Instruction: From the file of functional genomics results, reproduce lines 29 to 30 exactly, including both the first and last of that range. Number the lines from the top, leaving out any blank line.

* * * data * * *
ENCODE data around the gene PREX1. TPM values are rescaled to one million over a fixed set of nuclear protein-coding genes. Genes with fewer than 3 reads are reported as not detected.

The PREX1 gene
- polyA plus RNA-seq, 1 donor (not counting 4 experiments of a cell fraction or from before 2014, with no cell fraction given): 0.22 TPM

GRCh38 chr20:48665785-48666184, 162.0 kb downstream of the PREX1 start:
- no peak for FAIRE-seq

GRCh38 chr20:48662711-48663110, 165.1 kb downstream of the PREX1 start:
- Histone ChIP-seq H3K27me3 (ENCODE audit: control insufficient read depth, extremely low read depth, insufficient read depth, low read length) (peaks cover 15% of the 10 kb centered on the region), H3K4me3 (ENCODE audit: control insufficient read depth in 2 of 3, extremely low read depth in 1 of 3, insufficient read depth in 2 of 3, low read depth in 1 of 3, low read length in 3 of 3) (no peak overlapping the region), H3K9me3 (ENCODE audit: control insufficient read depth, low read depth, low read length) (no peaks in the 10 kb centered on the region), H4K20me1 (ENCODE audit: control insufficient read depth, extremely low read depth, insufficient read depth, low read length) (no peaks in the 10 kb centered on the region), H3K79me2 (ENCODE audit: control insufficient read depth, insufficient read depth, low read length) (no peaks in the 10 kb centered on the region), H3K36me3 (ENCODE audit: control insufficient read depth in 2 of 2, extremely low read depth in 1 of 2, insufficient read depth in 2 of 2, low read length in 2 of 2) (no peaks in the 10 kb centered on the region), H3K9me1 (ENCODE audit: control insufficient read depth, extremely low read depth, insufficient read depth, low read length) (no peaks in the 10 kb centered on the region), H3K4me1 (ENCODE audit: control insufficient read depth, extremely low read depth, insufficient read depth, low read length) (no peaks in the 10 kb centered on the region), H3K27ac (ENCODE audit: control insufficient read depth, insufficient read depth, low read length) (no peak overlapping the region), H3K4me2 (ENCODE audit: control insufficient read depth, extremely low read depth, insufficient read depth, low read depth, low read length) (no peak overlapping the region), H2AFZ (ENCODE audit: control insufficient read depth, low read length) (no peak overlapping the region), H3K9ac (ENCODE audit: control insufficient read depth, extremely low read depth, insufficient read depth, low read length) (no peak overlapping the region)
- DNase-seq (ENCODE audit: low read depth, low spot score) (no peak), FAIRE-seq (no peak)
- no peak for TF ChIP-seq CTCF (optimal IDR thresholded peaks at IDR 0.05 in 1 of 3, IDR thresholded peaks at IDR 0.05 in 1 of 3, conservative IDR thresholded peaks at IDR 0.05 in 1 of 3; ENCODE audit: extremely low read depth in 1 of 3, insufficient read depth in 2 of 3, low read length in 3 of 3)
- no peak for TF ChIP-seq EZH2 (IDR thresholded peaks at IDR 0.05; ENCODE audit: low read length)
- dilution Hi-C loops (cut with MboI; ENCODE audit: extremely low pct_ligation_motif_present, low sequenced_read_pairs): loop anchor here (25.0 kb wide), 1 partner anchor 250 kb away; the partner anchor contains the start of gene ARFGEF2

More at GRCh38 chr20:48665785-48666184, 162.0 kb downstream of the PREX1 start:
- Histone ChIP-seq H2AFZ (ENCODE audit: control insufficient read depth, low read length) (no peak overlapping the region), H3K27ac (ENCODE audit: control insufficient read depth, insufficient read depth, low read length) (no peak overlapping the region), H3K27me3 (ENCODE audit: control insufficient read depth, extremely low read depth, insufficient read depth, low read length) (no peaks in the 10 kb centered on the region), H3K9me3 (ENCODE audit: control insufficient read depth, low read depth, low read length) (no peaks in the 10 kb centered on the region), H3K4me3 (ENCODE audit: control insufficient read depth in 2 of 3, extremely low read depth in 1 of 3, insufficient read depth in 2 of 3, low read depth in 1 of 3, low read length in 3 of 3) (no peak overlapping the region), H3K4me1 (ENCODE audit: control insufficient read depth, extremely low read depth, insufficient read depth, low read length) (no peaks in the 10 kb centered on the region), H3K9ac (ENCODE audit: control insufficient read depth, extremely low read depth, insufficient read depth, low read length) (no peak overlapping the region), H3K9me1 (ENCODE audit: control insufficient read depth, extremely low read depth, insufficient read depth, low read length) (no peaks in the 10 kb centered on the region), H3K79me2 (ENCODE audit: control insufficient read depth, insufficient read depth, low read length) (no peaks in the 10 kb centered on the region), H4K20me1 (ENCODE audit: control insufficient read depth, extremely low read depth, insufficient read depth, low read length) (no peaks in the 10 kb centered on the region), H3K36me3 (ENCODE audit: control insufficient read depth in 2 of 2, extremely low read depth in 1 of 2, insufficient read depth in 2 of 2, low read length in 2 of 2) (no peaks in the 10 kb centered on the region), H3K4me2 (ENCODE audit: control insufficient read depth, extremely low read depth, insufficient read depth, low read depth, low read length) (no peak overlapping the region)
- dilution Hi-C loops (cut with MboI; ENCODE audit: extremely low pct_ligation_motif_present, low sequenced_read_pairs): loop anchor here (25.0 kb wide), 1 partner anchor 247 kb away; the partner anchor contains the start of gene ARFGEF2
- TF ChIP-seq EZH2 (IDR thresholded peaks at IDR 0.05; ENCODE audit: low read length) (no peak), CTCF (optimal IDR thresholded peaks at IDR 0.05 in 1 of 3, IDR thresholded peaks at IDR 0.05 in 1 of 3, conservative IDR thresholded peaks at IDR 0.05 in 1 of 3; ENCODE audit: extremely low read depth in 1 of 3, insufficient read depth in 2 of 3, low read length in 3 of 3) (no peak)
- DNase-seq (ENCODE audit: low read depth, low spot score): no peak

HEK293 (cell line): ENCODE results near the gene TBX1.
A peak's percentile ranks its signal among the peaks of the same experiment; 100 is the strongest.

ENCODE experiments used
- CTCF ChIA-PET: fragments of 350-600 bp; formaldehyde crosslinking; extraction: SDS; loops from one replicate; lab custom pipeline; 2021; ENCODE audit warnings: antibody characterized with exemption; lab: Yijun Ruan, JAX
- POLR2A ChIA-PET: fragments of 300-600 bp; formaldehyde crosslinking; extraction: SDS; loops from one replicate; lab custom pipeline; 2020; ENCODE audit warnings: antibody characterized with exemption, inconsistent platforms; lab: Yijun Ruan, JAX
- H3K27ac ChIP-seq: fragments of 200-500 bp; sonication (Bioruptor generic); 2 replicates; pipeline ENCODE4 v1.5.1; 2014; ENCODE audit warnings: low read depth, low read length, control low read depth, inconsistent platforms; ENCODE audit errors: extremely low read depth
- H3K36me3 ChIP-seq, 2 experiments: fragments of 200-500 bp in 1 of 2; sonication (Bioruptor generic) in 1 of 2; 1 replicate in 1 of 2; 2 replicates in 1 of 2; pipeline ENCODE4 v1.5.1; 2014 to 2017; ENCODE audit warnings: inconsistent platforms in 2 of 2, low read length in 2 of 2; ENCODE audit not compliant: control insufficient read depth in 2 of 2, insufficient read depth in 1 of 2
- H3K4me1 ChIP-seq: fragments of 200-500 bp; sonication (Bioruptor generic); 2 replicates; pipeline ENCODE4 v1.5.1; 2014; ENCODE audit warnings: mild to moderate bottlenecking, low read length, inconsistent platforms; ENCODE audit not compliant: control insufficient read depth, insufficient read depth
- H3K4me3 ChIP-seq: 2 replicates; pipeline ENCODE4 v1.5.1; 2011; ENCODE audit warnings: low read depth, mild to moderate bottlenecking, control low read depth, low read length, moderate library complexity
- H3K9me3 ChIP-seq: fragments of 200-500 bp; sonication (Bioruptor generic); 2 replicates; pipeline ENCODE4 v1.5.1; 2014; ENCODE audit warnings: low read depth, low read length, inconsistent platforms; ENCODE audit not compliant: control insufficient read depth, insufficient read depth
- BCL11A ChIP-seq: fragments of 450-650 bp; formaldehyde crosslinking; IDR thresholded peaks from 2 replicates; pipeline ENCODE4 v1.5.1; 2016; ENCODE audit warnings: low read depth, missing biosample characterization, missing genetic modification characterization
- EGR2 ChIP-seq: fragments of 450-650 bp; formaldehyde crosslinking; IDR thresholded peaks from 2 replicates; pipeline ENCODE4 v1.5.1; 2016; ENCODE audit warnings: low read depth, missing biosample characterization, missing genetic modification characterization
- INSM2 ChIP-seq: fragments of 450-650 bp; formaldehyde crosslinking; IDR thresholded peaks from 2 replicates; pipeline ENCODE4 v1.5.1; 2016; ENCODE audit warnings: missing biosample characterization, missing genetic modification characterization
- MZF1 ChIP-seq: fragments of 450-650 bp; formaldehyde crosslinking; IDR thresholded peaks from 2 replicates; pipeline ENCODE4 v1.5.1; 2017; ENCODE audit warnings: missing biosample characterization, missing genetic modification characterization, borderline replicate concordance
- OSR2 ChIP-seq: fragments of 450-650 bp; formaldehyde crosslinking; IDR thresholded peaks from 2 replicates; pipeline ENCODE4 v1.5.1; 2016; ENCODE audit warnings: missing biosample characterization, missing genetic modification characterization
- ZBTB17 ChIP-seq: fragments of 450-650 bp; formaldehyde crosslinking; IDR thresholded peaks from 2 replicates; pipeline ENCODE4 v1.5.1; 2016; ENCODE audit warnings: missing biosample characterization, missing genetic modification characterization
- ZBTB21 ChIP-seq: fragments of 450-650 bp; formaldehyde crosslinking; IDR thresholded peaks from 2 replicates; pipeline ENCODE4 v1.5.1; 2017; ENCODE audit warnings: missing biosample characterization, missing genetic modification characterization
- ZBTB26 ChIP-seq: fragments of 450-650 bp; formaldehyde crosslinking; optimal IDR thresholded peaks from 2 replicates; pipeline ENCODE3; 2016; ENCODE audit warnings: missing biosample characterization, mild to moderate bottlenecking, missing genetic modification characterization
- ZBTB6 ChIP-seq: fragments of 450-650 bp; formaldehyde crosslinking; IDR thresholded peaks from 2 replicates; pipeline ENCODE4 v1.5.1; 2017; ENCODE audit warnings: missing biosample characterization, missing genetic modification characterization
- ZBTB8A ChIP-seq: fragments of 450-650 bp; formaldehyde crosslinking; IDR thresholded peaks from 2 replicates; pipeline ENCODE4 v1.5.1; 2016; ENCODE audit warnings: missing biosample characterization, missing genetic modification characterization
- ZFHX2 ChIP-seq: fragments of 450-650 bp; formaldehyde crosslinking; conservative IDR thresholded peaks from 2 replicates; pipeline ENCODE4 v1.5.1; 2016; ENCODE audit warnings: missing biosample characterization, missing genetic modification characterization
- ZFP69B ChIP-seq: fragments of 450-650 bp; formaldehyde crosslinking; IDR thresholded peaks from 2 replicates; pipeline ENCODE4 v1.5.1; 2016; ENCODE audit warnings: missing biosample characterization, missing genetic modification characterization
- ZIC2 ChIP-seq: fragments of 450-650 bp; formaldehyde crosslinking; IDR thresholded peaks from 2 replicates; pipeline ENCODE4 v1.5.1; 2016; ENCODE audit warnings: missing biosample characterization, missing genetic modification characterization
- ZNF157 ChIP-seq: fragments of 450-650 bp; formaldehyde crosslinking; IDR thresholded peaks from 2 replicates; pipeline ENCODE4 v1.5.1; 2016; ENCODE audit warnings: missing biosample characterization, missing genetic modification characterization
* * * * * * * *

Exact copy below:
- INSM2 ChIP-seq: fragments of 450-650 bp; formaldehyde crosslinking; IDR thresholded peaks from 2 replicates; pipeline ENCODE4 v1.5.1; 2016; ENCODE audit warnings: missing biosample characterization, missing genetic modification characterization
- MZF1 ChIP-seq: fragments of 450-650 bp; formaldehyde crosslinking; IDR thresholded peaks from 2 replicates; pipeline ENCODE4 v1.5.1; 2017; ENCODE audit warnings: missing biosample characterization, missing genetic modification characterization, borderline replicate concordance